The yawn has long been known to be contagious. Studies have proven the fact that one person yawning will spread to another, but recent developments have proven that the yawn has a self-contagious nature. This newfound phenomenon that has recently hit Andover has since been dubbed the Great Yawn.
At 7:55 a.m. this past Wednesday, Ty Erd ’13 made his way into the Paresky Commons bathroom, after staying up all night studying for a big Chemistry test he was sure he would now ace. Though the sole reason for the trip was to fix his hair just in case that cute Junior made awkward eye contact with him on the path, he got more than he bargained for.
As Erd tousled his luscious locks, he looked up at the mirror and let out a long, drawn out and totally satisfying yawn. It was the yawn of a lion; the yawn of a king; the yawn of a mother bear. Gazing into the mirror, he found himself transfixed. Some mysterious force held his yawn together to form an interminable gasp. He could not bring it to a close. Seeing himself yawn only spurred his own yawn to new heights.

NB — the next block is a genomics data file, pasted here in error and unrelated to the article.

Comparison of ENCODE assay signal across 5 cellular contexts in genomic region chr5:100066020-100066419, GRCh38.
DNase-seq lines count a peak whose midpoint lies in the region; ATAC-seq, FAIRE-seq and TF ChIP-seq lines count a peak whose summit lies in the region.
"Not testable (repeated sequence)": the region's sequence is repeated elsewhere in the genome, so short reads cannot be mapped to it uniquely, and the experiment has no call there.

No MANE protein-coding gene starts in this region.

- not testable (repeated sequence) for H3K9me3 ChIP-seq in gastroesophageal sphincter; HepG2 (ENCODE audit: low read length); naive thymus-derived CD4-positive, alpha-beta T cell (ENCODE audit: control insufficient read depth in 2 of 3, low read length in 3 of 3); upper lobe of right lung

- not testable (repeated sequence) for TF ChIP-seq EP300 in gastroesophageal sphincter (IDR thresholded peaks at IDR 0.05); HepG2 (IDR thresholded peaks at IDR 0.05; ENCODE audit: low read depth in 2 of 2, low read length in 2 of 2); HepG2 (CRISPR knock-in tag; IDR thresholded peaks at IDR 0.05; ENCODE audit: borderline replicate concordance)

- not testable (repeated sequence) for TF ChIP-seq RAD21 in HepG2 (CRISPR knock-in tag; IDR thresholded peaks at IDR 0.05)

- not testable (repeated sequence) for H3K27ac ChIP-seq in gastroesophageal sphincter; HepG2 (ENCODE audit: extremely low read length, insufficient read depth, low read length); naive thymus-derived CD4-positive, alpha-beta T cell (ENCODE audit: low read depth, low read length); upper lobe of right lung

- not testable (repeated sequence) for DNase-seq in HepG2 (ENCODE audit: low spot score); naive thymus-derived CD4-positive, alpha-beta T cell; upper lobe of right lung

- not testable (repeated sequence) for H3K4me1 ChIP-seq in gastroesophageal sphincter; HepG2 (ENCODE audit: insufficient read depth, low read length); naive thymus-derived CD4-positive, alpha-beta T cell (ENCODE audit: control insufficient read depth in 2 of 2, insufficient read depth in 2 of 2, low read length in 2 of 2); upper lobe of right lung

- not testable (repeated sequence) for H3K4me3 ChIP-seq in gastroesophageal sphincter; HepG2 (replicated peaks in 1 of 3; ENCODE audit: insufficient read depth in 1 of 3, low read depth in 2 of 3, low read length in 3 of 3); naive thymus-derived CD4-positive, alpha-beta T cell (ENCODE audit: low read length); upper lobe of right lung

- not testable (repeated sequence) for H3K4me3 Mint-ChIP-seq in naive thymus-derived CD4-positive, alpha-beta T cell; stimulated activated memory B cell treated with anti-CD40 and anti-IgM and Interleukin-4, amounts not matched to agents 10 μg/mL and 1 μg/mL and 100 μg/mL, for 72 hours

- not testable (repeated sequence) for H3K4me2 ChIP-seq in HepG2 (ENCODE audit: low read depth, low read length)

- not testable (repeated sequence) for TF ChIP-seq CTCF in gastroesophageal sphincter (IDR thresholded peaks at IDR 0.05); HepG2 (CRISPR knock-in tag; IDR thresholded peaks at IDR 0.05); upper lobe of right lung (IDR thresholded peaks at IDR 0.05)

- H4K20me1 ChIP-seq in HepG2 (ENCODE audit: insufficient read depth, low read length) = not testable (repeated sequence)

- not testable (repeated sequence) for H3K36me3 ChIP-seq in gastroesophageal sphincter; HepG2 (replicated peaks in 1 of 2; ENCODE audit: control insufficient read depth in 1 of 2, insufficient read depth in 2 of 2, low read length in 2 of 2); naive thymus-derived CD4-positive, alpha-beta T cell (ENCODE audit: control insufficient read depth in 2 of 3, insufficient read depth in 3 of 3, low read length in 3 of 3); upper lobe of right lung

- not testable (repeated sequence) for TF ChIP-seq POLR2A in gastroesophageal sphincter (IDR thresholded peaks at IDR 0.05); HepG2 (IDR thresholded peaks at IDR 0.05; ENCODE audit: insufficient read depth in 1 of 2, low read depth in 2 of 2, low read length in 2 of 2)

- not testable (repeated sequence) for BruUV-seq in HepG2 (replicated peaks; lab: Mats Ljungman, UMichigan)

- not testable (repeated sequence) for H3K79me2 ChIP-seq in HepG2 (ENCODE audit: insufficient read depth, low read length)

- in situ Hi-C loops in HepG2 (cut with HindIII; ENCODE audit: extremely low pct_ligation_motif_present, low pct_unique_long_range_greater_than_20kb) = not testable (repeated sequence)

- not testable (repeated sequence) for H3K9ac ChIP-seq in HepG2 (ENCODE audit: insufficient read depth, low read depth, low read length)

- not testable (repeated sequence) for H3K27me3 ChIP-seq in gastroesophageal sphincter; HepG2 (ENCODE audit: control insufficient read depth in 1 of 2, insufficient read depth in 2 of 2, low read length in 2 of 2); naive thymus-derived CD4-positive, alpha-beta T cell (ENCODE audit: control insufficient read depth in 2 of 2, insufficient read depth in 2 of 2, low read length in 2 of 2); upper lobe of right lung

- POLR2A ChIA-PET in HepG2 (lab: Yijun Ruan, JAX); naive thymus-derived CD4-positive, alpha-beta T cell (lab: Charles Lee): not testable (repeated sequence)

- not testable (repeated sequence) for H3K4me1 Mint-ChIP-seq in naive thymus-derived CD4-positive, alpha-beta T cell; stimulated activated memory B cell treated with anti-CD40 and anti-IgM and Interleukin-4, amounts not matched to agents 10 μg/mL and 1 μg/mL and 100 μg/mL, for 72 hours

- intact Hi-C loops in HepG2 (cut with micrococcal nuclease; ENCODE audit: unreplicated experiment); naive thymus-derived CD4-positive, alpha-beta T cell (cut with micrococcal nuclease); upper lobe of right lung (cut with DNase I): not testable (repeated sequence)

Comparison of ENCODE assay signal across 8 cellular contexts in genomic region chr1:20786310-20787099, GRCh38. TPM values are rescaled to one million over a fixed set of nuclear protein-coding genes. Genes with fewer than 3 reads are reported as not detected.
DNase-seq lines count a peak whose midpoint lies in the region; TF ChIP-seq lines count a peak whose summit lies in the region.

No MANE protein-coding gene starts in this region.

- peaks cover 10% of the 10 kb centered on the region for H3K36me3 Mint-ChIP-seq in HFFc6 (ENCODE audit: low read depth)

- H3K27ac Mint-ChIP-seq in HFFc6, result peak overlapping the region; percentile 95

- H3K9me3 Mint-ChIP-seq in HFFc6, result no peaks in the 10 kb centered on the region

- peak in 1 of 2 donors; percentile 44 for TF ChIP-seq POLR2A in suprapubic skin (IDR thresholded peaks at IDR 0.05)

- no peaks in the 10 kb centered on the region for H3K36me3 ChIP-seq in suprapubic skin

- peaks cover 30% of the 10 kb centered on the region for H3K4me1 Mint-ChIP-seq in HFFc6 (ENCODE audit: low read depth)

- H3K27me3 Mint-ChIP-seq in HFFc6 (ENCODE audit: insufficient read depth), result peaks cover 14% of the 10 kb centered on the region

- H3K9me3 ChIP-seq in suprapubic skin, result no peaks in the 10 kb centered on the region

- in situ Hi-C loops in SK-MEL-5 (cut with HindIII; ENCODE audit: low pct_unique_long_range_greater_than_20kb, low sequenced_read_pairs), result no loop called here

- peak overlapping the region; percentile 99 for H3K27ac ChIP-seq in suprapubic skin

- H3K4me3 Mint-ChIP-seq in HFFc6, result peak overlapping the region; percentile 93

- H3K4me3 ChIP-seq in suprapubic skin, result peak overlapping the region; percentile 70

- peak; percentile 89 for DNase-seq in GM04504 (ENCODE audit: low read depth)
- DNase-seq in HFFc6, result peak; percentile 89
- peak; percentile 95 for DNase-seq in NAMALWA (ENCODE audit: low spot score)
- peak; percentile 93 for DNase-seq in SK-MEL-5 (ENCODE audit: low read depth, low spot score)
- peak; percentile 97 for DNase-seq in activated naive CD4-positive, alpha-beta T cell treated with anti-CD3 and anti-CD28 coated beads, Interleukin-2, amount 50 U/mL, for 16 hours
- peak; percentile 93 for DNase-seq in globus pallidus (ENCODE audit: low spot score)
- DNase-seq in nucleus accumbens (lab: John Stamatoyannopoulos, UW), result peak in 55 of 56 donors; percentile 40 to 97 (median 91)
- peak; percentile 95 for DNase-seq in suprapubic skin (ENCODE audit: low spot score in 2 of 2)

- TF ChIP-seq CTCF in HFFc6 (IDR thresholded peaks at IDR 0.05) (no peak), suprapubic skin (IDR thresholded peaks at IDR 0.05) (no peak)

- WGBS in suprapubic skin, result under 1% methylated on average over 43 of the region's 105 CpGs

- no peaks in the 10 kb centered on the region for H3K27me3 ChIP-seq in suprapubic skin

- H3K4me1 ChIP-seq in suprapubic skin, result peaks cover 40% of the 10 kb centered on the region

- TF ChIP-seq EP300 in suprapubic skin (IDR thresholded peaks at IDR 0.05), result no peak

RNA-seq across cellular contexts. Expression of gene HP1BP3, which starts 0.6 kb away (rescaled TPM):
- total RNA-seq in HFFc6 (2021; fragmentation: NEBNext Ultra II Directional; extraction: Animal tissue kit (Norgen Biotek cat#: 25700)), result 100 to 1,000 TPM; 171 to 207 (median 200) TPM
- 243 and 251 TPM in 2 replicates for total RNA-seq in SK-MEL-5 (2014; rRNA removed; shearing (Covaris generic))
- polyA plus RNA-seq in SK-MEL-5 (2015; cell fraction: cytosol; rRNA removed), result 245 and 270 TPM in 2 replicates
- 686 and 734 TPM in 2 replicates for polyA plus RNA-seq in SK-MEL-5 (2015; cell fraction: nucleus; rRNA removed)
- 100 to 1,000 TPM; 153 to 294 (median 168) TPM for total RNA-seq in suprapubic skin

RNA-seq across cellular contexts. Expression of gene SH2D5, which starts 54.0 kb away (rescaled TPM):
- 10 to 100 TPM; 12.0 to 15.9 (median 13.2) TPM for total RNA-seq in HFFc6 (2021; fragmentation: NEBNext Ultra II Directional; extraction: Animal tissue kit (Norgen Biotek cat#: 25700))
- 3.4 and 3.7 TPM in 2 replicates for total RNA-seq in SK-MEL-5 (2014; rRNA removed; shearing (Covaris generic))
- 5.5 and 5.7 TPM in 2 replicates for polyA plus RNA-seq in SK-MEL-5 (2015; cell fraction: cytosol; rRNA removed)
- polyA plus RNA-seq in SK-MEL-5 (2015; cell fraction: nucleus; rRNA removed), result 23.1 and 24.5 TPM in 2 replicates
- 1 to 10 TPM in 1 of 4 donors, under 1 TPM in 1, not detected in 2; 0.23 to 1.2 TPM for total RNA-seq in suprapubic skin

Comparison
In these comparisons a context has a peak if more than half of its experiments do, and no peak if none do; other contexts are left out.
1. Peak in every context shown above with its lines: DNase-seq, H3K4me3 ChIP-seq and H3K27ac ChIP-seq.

Thirty minutes later, Erd was still yawning a yawn to end all yawns. This was extraordinarily tough for Erd, as he has a very short attention span. “Yaaaaaaaaawn,” was all we got when we tried to interview him.
His friend, Dré Murr ’13, happened upon the Paresky bathroom pre-lunch to wash the blood off his hands from the massacre that was the math test he took first period. Catching the reflection of his yawning buddy, Murr found he had made a grave mistake. The Great Yawn. It spread like wildfire from Erd to Murr to the rest of the Andover community.
Stuart Pid ’14, in a moment of poor judgement and panic, sent out a fresh baker’s dozen of Snapchats perpetuating the Great Yawn. Starting in the bathroom, the Great Yawn soon engulfed Paresky and then the entire school.
This day was an unprecedented example of the power of the Great Yawn. Every Paresky worker, every teacher, every poor unsuspecting faculty child was exposed to this Great Yawn and was therefore completely incapacitated.
The contagion spread and the school was taken over. Andover has now come to a halt. Phillipians cannot escape it; they cannot even sleep because they just cannot stop yawning. Those not yet stricken by the Great Yawn have been praying every night to the Sandman, dreaming that one of these nights will be spent, not in front of the mirror, but in a nice, warm bed.